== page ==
Brand: Oxford University Press

The Odyssey of Homer

The Odyssey of Homer

The most eloquent translation of Homer's epic chronicle of the Greek hero Odysseus and his arduous journey home after the Trojan War

Brand: Harper Perennial Modern Classics

Homer's Odyssey (Oxford Readings in Classical Studies)

Homer's Odyssey (Oxford Readings in Classical Studies)

This volume assembles sixteen authoritative articles on Homer's Odyssey that have appeared over the last thirty years. A wide variety of interpretative strategies are represented, including, in addition to traditional close readings, the approaches of comparative anthropology, narratology, feminism, and audience-oriented criticism. Papers have been selected for their clarity and accessibility, and each is informed by close attention to philological and textual detail. A full glossary and list of abbreviations have been included, and a specially written introduction puts the selections in a wider context by giving an overview of major strands in the interpretation of Homer in the second half of the twentieth century.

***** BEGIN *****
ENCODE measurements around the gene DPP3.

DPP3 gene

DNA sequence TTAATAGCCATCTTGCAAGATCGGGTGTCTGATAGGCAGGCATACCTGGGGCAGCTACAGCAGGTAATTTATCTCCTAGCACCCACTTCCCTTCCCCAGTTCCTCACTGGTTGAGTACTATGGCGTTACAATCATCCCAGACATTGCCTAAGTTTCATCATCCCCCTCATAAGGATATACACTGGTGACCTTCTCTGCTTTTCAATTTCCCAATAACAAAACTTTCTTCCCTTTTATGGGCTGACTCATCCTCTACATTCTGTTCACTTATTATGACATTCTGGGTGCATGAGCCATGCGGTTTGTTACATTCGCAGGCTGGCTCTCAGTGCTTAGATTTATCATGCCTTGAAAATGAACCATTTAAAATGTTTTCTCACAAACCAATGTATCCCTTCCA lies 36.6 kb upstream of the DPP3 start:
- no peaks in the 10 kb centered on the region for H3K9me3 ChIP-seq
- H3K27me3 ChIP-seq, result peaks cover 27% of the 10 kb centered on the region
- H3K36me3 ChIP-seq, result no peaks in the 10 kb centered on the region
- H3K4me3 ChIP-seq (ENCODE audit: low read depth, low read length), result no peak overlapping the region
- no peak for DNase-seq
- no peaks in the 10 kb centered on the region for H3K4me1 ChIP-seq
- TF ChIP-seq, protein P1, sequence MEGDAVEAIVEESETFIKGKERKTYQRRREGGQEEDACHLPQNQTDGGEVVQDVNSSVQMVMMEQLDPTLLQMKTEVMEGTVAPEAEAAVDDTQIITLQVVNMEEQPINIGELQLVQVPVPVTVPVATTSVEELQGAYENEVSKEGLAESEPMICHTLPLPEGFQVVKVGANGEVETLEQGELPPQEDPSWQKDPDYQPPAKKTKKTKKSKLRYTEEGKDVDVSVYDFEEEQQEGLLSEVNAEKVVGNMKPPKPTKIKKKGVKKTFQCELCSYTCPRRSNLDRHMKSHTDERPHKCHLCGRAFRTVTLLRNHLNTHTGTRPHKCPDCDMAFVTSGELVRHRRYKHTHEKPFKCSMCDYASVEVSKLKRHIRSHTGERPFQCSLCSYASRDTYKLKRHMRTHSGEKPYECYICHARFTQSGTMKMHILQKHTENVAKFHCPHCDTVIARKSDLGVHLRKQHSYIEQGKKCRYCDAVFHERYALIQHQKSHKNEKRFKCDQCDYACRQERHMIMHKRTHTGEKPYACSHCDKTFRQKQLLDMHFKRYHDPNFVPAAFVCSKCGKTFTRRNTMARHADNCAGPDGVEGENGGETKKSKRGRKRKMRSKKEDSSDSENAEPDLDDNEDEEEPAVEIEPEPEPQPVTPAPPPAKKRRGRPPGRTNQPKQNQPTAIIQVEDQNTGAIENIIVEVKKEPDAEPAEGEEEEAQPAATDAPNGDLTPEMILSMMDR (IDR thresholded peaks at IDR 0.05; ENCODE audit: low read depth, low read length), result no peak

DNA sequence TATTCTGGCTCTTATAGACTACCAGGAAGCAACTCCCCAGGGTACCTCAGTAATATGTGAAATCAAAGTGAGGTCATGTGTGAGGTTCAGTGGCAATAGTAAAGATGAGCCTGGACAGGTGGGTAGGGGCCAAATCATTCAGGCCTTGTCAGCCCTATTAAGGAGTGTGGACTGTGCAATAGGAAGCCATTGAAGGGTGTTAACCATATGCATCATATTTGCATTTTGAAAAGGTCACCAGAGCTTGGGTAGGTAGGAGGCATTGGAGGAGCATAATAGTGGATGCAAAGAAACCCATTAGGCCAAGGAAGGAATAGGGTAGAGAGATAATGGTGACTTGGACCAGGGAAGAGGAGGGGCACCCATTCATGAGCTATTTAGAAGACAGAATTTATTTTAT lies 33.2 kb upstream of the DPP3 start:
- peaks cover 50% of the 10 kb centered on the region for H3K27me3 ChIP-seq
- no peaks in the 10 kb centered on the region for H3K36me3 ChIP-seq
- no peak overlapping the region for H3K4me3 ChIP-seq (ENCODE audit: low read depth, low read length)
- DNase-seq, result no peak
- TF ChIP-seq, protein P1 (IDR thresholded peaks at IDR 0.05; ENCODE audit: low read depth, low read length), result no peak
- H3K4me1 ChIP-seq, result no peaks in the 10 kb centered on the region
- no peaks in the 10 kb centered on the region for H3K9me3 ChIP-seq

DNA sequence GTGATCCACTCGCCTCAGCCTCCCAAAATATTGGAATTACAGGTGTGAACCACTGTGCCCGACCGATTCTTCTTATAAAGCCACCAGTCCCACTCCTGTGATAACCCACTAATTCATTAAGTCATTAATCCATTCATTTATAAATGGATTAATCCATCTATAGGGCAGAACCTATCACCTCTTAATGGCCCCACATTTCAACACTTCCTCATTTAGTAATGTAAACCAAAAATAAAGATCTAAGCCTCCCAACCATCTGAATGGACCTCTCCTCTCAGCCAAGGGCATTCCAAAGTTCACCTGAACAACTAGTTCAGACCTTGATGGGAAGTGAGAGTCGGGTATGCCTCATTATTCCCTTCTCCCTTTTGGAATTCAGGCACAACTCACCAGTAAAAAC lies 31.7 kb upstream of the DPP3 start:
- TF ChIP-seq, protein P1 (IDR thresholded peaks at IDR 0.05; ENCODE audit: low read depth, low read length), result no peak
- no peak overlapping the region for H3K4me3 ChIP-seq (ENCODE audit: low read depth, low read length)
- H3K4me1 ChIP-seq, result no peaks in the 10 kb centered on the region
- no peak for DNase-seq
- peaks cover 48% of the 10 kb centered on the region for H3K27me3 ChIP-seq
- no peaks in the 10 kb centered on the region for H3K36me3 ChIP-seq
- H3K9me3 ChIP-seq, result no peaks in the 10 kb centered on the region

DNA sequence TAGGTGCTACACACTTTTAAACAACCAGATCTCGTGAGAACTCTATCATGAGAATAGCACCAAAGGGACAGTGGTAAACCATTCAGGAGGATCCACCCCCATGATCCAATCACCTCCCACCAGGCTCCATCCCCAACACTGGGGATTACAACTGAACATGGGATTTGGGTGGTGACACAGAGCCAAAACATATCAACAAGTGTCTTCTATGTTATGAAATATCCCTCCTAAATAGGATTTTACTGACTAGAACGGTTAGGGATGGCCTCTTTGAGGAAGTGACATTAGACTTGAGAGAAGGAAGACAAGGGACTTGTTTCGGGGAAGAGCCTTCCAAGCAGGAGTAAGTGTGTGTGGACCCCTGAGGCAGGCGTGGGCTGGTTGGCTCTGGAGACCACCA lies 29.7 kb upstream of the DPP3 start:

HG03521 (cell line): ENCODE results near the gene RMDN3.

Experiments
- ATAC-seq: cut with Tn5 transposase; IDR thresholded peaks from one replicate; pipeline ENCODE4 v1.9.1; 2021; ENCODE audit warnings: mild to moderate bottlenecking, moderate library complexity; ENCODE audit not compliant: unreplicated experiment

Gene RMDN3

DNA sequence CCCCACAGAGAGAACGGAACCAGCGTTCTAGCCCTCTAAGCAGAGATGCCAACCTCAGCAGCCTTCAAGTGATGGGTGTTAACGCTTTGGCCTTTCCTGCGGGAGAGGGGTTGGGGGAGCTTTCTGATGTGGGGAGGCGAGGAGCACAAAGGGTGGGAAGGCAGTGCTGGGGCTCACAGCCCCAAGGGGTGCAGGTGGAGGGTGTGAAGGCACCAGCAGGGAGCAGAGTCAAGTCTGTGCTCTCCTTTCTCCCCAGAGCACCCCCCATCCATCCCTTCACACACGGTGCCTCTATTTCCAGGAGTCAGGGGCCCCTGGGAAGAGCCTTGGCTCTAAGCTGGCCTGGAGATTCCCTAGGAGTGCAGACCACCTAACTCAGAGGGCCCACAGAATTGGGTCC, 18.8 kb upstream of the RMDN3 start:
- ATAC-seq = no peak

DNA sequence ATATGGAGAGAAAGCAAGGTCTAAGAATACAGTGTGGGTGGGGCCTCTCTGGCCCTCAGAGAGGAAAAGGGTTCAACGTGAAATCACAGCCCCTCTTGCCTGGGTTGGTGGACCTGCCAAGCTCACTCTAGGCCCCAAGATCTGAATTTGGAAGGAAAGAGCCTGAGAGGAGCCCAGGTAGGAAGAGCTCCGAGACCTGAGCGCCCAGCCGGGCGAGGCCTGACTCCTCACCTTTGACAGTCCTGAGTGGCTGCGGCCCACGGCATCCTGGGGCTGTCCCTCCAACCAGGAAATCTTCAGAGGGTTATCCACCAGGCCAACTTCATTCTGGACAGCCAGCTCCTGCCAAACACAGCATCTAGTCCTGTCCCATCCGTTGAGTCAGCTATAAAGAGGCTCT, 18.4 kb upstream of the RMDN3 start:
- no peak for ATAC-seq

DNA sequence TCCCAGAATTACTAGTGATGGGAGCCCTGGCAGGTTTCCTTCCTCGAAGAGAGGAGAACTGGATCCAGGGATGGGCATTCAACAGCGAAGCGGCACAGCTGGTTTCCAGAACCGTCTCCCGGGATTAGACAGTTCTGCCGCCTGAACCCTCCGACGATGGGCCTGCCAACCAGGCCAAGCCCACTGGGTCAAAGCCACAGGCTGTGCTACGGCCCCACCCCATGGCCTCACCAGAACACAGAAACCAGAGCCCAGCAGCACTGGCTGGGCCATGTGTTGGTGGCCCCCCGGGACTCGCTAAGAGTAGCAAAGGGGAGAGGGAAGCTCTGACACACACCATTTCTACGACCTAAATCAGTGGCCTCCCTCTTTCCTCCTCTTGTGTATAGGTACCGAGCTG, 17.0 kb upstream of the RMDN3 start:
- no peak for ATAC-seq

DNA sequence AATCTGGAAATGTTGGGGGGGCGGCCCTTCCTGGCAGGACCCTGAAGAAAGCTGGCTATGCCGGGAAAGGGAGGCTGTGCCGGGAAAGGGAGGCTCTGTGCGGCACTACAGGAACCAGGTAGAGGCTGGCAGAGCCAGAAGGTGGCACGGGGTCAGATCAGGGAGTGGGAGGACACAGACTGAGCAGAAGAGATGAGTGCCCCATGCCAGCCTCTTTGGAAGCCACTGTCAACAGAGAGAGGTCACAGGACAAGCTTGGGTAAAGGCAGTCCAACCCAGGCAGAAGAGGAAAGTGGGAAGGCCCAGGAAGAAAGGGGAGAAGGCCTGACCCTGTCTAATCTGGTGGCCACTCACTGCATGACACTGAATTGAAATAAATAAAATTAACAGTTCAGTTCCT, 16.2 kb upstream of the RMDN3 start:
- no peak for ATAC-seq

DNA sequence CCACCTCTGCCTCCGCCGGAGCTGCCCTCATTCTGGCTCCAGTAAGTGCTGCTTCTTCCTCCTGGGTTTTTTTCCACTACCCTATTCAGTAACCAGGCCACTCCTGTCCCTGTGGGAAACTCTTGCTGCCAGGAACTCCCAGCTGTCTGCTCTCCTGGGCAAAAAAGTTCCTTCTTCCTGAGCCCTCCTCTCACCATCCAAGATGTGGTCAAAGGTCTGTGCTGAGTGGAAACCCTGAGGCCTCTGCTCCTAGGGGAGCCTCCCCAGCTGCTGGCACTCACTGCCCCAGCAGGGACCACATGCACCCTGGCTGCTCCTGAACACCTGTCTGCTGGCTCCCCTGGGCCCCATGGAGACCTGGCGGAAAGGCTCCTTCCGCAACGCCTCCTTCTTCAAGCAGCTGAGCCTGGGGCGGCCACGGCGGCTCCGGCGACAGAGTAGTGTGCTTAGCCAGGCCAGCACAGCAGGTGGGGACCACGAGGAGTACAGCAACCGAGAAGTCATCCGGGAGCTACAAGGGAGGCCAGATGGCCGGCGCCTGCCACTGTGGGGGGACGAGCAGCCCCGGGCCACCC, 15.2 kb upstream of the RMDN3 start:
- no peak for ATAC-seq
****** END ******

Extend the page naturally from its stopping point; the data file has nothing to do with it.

Brand: Oxford University Press

Homer and the Odyssey

Homer and the Odyssey

Who was Homer? This book takes us beyond the legends of the blind bard or the wandering poet to explore an author about whom nothing is known, except for his works. It offers a reading of the ancient biographies as clues to the reception of the Homeric poems in Antiquity and provides an introduction to the oral tradition which lay at the source of the Homeric epics. Above all, it takes us into the world of the Odyssey, a world that lies between history and fiction. It guides the reader through a poem which rivals the modern novel in its complexity, demonstrating the unity of the poem as a whole. It defines the many and varied figures of otherness by which the Greeks of the archaic period defined themselves and underlines the values promoted by the poem's depictions of men, women, and gods. Finally, it asks why, throughout the centuries from Homer to Kazantzakis and Joyce, the hero who never forgets his homeland and dreams constantly of return has never ceased to be the incarnation of what it is to be human. This translation is a revised and much expanded version of the original French text, and includes a new chapter on the representation of women in the Odyssey and an updated bibliography.